Better Essays
Throughout human history, the transformation from naïve children to mature adults has been of profound importance. The various customs to prove maturation in different cultures shows the widespread significance of this transition. Within literature, the variety of passages to maturation spanning from peaceful and blissful to depressing and unbearable exhibits the embodiment of this tedious process. Bildungsroman stories embody all of these different paths from the common starting point of birth. To Kill a Mockingbird by Harper Lee is one such bildungsroman story that is the story of a girl’s maturation contrasted with the children around her. Through the utilization of different economic and familial backgrounds during the Great Depression…show more content…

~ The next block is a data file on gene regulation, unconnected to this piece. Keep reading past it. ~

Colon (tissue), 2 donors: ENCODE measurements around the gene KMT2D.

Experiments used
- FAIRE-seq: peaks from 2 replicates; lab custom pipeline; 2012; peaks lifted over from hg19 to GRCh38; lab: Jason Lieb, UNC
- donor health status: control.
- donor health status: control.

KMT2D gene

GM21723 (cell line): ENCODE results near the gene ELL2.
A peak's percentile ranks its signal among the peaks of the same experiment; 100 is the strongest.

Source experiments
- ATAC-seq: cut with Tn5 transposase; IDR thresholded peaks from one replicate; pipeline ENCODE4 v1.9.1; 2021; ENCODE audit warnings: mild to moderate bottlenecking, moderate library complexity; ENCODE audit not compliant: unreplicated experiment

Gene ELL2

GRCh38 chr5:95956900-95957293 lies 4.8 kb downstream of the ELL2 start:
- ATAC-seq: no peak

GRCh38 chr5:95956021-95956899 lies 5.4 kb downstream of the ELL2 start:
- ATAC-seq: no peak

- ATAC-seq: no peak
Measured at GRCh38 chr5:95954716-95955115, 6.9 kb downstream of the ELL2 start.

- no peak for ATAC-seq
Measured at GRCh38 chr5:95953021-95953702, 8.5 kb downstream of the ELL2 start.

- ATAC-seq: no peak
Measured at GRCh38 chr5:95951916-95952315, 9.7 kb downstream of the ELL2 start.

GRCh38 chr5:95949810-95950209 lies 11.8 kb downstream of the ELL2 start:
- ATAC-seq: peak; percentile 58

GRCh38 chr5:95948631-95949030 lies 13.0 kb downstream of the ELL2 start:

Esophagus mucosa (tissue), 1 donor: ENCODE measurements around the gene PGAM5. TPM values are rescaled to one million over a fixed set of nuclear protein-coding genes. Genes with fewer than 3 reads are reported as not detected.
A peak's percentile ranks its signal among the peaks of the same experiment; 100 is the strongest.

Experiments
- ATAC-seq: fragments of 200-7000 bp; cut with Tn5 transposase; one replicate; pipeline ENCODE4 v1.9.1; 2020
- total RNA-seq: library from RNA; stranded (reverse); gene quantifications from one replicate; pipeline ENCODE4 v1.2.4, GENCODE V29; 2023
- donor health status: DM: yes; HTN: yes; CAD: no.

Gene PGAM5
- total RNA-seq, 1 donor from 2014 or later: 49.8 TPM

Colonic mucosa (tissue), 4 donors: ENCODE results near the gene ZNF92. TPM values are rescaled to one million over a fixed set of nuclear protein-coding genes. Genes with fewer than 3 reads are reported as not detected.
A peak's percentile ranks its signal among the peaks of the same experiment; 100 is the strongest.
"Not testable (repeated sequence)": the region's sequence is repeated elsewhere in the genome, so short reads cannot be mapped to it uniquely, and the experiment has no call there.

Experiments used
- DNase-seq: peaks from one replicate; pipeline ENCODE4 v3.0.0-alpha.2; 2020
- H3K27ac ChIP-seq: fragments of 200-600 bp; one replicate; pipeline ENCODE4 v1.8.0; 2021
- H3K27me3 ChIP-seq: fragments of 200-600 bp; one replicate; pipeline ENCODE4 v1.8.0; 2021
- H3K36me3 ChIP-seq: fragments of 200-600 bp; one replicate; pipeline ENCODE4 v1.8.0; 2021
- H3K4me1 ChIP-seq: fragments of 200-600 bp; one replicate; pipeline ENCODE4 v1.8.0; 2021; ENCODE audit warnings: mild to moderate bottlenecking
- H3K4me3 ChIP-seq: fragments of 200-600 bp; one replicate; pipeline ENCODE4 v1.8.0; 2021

Parallel to the Finch family, both families rely on a single father with a deceased wife to provide for the family; however, their abusive alcoholic father neglects the large number of children in the Ewell family and deprives them of a healthy home unlike the Finch family. The characterization of Burris Ewell testifies to the lack of a structured home life. Burris is, “the filthiest human [Scout] has ever seen. His neck was dark gray, the backs of his hands were rusty, and his fingernails were black deep into the quick.” This unsanitary description of a first grade boy shows the lack of attention paid to the children in the Ewell residence. Burris additionally has lice, portraying the lack of medical attention afforded to the children in the Ewell family. This behavior normally would see the kids stripped from Mr. Ewell’s custody; however, the Ewell family receives autonomy because despite the fact that Mr. Ewell uses all of their welfare money on alcohol and ammunition for his poaching habit, the poached animals are the only food consumed by the children in the Ewell family, and the kids have invoked pity from the population of Maycomb. This passive policy transcends to the false accusation of Tom Robinson in the rape of Mr. Ewell’s nineteen-year-old daughter Mayella. Despite the physical age of Mayella being one of an adult, Mayella is still a child at heart. The diction of her testimony during Tom Robinson’s trial confirms that she is uneducated and immature from lack of interactions with civilized society outside of her daily interactions with the minority community down the street from the Ewell’s property behind the county dump. Even simple questions elicited juvenile answers; when asked her age, she responded, “nineteen-and-a-half.” The vast majority of mature adults would not describe their age in
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